Protesters condemned the police over yesterday’s protest. In 2004, tens of thousands of people came to the square every night, where they demonstrated peacefully for years in the Orange Revolution, which eventually led to the annulment of the results of a presidential election.

“It was horrible. We were holding a peaceful demonstration and they attacked us,” protester Lada Tromada said. “They threw us off like pieces of rubbish.”

“By my count we are talking of tens of people, perhaps hundreds, who were cruelly beaten,” said opposition deputy Andriy Shevchenko. “It was absolute savagery.”

Prime minister Mykola Azarov said yesterday’s incident would be “fully investigated”. “The information from different sides which I have does not allow firm conclusions about who is responsible for this provocation,” he said.

Many western governments, including the United States, have condemned the violence used against the protesters.

“We urge the government of Ukraine to respect the rights of civil society and the principles of freedom and speech and freedom of assembly,” said a US embassy statement.

Yanukovich’s U-turn over the EU pact came as he claimed that Ukraine could not afford to sacrifice trade with Russia, which regards Ukraine as historically within its orbit and has tried to block the deal by banning some Ukrainian imports and threatening more trade sanctions. Yankovich has said he will build stronger ties with Moscow.

At the summit, in Vilnius, EU leaders had warned they would not tolerate Russian interference in relations with former Soviet nations such as Ukraine, as well as Moldova and Georgia, which did sign agreements on Friday.

Euro deal: Russia prevails

Ukraine’s president, Viktor Yanukovich, said ten days ago he would suspend preparations for the association agreement with the European Union, angering Ukrainian pro-EU campaigners.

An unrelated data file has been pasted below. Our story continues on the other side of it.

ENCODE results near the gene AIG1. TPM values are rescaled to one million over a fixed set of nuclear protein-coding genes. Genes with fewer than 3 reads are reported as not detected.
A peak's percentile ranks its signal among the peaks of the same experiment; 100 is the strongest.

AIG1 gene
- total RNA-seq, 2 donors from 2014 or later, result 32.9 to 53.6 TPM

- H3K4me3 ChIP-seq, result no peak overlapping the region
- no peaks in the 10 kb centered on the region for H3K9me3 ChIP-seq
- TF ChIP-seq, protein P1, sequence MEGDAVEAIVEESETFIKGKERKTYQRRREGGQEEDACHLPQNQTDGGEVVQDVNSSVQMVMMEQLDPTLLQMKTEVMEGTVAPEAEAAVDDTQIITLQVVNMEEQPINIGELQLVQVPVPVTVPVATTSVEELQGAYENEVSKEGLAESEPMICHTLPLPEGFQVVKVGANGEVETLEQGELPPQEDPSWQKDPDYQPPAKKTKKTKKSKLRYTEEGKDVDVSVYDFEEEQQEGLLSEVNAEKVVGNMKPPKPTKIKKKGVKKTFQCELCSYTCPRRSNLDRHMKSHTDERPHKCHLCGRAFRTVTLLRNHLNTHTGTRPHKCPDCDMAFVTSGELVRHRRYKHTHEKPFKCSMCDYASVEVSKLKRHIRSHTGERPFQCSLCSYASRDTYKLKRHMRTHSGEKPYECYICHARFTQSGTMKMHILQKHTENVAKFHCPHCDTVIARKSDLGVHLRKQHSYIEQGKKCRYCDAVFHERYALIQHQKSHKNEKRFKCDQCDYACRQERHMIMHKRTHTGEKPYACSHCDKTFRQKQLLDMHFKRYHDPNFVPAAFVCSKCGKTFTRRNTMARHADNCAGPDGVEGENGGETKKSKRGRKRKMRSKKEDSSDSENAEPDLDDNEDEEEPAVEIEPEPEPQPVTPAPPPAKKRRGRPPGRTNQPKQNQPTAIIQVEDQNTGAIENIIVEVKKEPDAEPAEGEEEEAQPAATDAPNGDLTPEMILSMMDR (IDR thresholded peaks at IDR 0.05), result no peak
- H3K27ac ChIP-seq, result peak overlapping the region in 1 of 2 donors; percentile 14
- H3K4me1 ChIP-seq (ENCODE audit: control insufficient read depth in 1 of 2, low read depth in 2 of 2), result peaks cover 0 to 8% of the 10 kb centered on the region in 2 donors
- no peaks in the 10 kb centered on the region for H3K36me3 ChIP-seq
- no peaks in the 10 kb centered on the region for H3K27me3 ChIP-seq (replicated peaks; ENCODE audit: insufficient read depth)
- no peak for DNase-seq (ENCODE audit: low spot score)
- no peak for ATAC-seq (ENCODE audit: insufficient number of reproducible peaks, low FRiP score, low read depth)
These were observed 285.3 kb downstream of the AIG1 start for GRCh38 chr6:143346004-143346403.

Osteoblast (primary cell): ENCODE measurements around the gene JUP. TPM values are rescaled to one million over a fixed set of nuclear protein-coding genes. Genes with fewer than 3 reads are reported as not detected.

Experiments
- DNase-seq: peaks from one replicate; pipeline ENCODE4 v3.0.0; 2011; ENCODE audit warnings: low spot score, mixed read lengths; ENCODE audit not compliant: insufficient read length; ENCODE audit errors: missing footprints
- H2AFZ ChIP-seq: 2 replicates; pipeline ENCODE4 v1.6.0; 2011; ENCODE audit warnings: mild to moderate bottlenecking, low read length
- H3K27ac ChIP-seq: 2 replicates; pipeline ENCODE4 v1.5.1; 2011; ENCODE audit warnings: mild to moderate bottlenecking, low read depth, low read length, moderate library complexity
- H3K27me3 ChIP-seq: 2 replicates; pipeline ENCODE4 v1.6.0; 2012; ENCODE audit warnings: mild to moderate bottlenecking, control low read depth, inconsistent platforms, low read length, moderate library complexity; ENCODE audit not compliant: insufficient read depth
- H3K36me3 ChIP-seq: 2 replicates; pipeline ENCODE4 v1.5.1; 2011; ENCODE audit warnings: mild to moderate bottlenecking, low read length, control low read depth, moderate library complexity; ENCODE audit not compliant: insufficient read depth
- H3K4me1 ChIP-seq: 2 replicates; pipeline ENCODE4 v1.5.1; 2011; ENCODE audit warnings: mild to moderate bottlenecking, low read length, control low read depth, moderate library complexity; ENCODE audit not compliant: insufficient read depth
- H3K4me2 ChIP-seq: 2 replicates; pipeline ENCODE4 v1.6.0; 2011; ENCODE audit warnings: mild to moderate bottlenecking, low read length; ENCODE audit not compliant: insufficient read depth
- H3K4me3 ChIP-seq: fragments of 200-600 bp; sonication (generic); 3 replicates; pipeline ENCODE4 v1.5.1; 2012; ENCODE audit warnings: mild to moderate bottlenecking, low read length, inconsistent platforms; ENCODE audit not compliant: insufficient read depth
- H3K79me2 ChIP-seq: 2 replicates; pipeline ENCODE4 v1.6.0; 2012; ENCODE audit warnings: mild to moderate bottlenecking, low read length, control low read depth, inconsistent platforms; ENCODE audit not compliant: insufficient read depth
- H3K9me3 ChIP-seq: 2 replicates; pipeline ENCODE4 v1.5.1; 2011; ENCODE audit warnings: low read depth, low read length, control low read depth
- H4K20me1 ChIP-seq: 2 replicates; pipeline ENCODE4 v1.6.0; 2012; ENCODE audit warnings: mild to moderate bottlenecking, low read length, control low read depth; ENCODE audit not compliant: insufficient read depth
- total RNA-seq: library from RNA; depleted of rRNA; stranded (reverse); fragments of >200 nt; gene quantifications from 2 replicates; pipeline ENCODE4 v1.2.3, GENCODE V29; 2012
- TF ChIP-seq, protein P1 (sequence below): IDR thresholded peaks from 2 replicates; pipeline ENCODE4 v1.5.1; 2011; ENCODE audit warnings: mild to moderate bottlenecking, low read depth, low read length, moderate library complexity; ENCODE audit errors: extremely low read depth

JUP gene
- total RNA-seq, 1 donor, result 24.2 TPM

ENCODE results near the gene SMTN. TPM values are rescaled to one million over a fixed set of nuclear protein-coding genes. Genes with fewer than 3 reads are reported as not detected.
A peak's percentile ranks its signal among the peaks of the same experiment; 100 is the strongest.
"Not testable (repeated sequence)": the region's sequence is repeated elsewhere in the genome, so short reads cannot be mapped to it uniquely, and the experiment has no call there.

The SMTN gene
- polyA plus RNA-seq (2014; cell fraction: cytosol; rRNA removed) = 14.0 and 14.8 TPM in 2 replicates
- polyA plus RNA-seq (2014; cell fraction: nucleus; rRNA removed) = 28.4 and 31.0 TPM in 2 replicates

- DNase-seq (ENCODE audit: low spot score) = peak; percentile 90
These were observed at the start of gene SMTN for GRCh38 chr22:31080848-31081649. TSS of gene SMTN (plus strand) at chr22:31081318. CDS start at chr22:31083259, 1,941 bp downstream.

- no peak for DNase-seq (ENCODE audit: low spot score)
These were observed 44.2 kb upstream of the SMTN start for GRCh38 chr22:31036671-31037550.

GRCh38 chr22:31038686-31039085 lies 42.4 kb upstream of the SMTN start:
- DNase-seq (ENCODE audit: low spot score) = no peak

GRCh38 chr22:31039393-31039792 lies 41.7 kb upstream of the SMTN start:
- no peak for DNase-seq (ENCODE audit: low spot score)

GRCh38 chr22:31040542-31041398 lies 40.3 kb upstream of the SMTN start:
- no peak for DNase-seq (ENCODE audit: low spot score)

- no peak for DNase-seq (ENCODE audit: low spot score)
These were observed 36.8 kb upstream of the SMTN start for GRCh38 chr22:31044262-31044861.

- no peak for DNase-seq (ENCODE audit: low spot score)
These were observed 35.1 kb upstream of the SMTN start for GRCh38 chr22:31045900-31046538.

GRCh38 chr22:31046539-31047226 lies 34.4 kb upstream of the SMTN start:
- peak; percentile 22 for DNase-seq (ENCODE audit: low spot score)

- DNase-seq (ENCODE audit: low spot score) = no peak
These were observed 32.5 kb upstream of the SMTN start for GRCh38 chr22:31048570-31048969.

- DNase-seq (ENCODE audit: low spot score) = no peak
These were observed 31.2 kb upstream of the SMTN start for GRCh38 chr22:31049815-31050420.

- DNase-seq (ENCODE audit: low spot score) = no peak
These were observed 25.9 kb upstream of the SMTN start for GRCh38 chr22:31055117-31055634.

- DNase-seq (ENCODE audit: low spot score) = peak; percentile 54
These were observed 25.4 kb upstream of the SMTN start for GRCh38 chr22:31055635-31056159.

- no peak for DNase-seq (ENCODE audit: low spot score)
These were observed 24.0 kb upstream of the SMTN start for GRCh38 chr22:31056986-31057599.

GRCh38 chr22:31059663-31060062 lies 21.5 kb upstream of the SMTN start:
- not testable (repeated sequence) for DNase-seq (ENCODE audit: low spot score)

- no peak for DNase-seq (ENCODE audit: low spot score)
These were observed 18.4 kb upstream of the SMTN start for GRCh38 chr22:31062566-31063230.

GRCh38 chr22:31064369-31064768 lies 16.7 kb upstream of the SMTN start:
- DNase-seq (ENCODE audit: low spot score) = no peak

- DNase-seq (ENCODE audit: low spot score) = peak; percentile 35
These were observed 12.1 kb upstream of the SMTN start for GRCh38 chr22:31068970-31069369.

The U-turn came following talks with Russia, which vehemently opposes the idea. Pro-EU campaigners believe such a deal would open Ukraine’s borders to western goods and lay the foundations for easing travel restrictions. The prospect of an EU pact appears to have had widespread support among the population of 45 million. But Russian intransigence meant Yanukovich had to weigh up whether to forge ahead and risk jeopardising trade links with his long-standing trading partner, or snub the EU and move closer to Russia. A 2009 dispute between Kiev and Moscow on gas prices resulted in a three-week cut-off of gas to Ukraine. Yankovich decided to rebuild links with Russia.

The EU agreement was due to have been signed on Friday at a summit in the Lithuanian capital, Vilnius. At the summit, EU leaders warned they would not tolerate Russian interference in EU relations with former Soviet republics. Provisional accords were signed with both Georgia and Moldova, part of a four-year-old “Eastern Partnership” programme, aimed at providing a forum for discussion with six former Soviet republics by offering deeper trade and political ties in return for economic and political reforms.

German chancellor Angela Merkel said the door would always remain open for Ukraine. However, EU authorities will now have to decide how to engage with Ukraine following the violent crackdown on the peaceful protesters in Kiev.